Getting Players Back on the Field after Suffering Sports Injuries

As an athlete, there is nothing worse than getting injured and having to take time away from the game you love. Sports injuries range from minor sprains to significant traumas such as broken bones, ligament tears, and concussions.

Getting Players Back on the Field after Suffering Sports Injuries

Unfortunately, no matter what precautions you take, injuries can happen. But luckily, developments in medical techniques have reduced recovery times and the issues involved with the rehabilitation.

Sprains and Strains

These are probably the most common types of sports injuries, and they can occur for a variety of reasons. The good news is that many strains can be avoided by following a strict warm-up protocol before starting any physical activity or sport.

However, there are times when you just get unlucky, and if a sprain or strain occurs, it is essential that you elevate the injured joint as soon as possible. This, combined with hot and cold compresses, will help to manage any swelling.

In the case of minor sprains, rest is usually the main line of treatment, while in the case of more severe sprains, a course of physical therapy might be required. No matter what kind of injury you have, it is important to get checked to rule out any other issues and to ensure you are given appropriate treatment.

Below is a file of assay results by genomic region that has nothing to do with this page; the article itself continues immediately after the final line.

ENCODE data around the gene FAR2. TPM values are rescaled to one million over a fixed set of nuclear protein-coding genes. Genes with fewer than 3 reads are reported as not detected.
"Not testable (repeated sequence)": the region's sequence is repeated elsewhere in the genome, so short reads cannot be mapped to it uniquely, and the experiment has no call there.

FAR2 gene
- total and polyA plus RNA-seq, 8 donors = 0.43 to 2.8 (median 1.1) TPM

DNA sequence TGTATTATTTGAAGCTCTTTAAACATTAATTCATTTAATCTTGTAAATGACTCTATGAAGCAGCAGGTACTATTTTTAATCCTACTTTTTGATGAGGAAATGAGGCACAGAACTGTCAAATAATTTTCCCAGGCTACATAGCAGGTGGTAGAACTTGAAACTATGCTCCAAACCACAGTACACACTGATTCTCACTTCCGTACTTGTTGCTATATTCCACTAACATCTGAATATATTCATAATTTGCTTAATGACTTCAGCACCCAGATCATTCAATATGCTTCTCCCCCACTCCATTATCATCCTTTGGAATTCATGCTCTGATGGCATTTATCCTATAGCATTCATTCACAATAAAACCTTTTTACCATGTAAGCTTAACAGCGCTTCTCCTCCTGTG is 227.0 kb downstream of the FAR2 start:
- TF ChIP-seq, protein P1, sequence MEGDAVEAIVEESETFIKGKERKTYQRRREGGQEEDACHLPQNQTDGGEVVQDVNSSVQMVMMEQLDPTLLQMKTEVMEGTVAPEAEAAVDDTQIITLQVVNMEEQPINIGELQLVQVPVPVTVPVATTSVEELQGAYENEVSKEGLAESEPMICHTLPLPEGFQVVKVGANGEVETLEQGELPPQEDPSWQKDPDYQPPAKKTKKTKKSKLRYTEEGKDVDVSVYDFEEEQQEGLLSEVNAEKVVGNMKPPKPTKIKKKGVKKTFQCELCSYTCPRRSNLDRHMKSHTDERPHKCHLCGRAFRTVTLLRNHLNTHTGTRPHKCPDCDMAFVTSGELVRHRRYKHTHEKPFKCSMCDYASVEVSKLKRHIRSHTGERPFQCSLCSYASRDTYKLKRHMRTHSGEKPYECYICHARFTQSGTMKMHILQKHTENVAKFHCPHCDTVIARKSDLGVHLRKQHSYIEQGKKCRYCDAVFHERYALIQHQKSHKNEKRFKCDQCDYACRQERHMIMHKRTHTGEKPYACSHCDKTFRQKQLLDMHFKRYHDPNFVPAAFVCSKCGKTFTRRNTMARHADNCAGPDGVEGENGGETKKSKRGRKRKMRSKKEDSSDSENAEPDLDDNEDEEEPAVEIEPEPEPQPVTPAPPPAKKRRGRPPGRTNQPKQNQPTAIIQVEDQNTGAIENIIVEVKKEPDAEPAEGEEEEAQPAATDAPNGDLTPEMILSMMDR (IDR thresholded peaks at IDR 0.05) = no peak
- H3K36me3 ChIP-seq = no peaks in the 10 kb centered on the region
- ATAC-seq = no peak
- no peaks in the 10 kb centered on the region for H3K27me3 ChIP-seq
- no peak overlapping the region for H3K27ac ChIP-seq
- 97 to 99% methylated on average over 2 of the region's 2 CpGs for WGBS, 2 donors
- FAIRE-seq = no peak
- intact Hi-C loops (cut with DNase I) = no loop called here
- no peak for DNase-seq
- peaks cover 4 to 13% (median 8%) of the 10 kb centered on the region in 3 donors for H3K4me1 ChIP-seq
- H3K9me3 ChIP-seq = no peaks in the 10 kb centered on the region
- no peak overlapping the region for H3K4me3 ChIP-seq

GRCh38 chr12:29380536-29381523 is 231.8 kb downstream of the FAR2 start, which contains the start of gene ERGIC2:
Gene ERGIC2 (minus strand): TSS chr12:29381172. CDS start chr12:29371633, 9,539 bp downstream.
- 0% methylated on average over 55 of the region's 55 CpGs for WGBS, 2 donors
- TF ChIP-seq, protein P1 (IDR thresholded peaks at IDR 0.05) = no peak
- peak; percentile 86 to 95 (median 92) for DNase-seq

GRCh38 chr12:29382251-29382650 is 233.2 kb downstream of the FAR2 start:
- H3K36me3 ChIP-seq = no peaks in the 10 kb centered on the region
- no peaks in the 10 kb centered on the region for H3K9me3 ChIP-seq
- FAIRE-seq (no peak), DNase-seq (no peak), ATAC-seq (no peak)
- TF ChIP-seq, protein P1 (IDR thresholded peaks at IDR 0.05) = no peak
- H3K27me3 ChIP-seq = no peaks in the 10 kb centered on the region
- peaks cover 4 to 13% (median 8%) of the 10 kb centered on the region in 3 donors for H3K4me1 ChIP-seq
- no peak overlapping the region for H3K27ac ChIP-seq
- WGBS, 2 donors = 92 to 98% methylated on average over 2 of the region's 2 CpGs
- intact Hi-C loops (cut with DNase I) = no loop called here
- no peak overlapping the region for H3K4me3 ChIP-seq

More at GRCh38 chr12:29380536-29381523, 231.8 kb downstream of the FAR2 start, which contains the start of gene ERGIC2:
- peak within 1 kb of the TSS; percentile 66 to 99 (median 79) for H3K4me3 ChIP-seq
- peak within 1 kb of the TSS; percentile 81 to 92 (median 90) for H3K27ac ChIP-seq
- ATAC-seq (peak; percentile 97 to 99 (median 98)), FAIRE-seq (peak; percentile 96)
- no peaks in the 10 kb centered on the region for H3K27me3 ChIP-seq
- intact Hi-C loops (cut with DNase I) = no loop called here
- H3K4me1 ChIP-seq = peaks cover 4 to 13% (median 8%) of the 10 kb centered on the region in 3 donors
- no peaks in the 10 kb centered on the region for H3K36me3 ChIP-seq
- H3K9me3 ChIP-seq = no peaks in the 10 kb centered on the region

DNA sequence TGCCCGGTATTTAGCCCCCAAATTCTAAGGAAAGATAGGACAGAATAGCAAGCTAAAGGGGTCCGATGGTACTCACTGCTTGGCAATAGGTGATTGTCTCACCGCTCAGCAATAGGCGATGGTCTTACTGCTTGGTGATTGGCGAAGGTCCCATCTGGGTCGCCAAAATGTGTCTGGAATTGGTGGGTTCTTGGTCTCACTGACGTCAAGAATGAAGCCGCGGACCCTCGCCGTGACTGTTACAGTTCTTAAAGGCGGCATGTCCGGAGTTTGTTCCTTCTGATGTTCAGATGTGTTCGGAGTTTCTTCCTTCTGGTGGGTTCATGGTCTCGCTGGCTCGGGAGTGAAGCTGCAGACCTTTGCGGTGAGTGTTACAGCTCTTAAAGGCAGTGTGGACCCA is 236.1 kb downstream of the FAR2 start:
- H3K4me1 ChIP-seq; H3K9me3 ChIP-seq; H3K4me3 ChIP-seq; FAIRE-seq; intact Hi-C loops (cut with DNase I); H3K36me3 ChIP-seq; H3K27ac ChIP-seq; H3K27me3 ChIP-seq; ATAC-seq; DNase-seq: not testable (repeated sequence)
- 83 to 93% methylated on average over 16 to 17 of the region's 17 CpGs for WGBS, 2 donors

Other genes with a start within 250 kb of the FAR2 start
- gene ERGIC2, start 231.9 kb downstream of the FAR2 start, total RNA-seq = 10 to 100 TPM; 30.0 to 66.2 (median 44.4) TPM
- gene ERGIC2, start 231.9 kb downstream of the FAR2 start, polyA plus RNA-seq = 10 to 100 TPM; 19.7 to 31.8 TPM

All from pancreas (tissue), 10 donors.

Achilles Tendon Tear

The Achilles tendon is probably one of the most important tendons in the human body, connecting the muscles to the back of the lower leg bones. The dreaded “pop” that accompanies a tear is a common fear of sports players who run a lot, such as those in football, basketball, and soccer. This is because of the sudden changes in direction and movement, which cause imbalances in the leg and feet.